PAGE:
Ferdinando Gianotti

Ferdinando Gianotti (1920 – 1984) was an Italian pediatric dermatologist.

Gianotti was a pioneer of paediatric dermatology and now considered one of the fathers of this discipline.

He published over 190 clinical and experimental studies. Areas of interest included cercarial dermatitis in rice weeders; important and original observations concerning histiocytoses, epidermolysis bullosa, and other bullous dermatoses of childhood.

Gianotti believed that the skin was a morphologic clinical model of numerous disorders that, if well investigated, may throw light on many clinical aspects and pathogenetic mechanisms of internal diseases.

Eponymously remembered for describing Gianotti-Crosti syndrome in 1955

  • Born on August 22, 1920 in Corsico, Italy
  • 1933 – After primary school he started to work in a tannery where, aged 13, he lost his left forearm in an accident.
  • 1947 – Graduated medical school, University of Milan
  • 1950 – Assistant to Prof Agostino Crosti (1896-1988) at the Department of dermatology, University of Milan
  • 1954 – Gianotti created the first Italian (and probably first European) department of pediatric dermatology at Granda Ospedale Maggiore Policlinico in Milan
  • 1956 – Professor of dermosyphilography, University of Milan
  • 1966-1971 Professor of occupational and allergological dermatology, University of Milan
  • 1971 – Chairman of the Department of Pediatric Dermatology, University of Milan
  • 1981 – Director of the Institute of Dermatology and Pediatric Dermatology. Dermatologia Pediatrica, Università di Milano
  • Died on July 25, 1984

Medical Eponyms
Gianotti-Crosti syndrome (1955)

Acrodermatitis papulosa infantilis – a non-itching erythematous papular eruption on the face and limbs associated with enlarged lymph nodes and an enlarged liver. [aka Crosti-Gianotti syndrome; Gianotti disease; Gianotti syndrome]

In 1953 Gianotti examined a child with a monomorphous erythematous papular rash confined to the extensor surfaces of the arms and legs. The boy had generalized lymphadenopathy but was otherwise well. Gianotti was unable to classify the rash according to any established diagnosis. In the following months, he saw a number of patients with identical skin findings.

On one occasion, a child with classic cutaneous lesions, shared a room with 5 other children. As the rash of the index patient resolved, the other children developed fever, mild hepatomegaly, and widespread lymphadenopathy. Gianotti suspected that the acral skin lesions represented an unusual virus-associated exanthem.

He presented his findings to Agostino Crosti, the chairman of the department of dermatology. However Crosti was skeptical about the observations and conclusions, and responded “Gianotti, ti te’l ghe la mania del virus” [Gianotti, you have a mania about viral diseases]. Gianotti therefore published the first reports as a solo author in 1955.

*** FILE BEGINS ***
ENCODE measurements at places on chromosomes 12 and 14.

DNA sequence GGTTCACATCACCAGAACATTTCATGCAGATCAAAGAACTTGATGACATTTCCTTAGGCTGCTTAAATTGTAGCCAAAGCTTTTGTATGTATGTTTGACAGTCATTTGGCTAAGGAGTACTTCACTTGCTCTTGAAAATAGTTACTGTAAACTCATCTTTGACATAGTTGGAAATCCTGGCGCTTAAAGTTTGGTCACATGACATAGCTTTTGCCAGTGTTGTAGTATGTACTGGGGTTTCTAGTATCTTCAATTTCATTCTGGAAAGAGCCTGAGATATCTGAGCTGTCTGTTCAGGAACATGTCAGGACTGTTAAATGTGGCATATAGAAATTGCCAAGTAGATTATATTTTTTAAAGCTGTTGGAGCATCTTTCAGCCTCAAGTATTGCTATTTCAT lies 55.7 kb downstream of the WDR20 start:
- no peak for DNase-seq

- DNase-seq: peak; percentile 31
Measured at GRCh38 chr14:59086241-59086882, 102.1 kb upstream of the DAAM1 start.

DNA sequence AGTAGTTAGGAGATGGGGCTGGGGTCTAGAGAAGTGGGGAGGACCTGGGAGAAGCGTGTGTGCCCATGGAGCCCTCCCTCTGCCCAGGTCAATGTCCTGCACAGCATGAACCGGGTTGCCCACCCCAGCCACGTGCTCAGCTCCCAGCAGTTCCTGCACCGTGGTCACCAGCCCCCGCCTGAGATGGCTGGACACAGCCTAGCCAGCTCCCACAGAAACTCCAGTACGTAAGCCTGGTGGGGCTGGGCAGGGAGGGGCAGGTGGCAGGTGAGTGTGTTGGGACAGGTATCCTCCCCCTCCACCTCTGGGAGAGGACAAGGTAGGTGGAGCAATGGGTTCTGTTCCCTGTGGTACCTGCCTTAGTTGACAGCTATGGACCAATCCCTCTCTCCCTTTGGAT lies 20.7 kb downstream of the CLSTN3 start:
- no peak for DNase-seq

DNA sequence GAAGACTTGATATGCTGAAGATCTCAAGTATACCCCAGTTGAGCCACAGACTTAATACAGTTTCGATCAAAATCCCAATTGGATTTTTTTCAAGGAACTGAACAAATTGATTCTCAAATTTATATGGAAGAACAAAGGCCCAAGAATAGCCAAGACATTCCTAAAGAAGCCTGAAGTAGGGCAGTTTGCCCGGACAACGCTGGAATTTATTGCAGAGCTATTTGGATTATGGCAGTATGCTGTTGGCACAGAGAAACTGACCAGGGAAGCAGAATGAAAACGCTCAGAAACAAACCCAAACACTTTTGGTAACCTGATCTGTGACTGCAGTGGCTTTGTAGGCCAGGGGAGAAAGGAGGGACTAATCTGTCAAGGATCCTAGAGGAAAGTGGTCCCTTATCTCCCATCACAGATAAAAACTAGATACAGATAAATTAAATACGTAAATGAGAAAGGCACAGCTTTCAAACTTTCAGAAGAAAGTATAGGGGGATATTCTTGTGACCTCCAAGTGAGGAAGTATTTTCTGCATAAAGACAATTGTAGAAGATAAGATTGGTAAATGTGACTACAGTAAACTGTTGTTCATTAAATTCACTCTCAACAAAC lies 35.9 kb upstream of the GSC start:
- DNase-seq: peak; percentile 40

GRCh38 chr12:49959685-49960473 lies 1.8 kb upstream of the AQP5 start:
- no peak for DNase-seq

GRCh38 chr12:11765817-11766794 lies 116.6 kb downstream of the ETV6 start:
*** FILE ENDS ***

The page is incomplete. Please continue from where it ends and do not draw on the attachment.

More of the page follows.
This dermatosis is different from all other viral or bacterial illnesses in that fever and systemic findings are minimal, the skin findings are exclusively acral and remain present for 25 to 45 days, much longer than the usual infectious exanthem…I suspect a unique, unknown viral origin, through which certain patients develop a cutaneous eruption.

Gianotti 1955

Crosti became convinced when Gianotti identified 8 additional cases and the two published an article together titled “Dermatosi infantile eruttiva acroesposta di probabile origine virosica” [Acro located infantile eruptive dermatosis probably of viral origin] in 1956 and 1957. Crosti, as department head, was listed as first author and the condition was initially identified as Crosti-Gianotti syndrome

1979 – Gianotti stated that this eruption was exclusively associated with hepatitis B virus and proposed the term papulovesicular acro-located syndromes for similar eruptions not associated with hepatitis B virus

1992 – Caputo et al examined 308 case of patients hospitalized. Photographs were examined by a panel of experts to determine whether it was possible to distinguish between papular acrodermatitis of childhood and papulovesicular acrolocated syndromes solely on the basis of cutaneous signs. a They found a significant overlapping of the two types of the disease and that the blind survey of photographs of the patients revealed that a distinction between the forms was not clinically possible.

This prompted investigators to propose the term Gianotti-Crosti syndrome for all similar acrally
located eruption

Gianotti-Crosti syndrome is considered a distinctive but nonspecific, cutaneous, eruptive pattern with valid and reproducible diagnostic criteria. In addition to hepatitis B virus, the syndrome has been related to an increasing number of underlying viral and bacterial sources, most commonly Epstein-Barr virus and occasionally immunization (polio, diphtheria-pertussis-tetanus, and measles-mumps-rubella vaccines)

Major Publications



Eponymous term

BA MA (Oxon) MBChB (Edin) FACEM FFSEM. Emergency physician, Sir Charles Gairdner Hospital.  Passion for rugby; medical history; medical education; and asynchronous learning #FOAMed evangelist. Co-founder and CTO of Life in the Fast lane | Eponyms | Books | Twitter |

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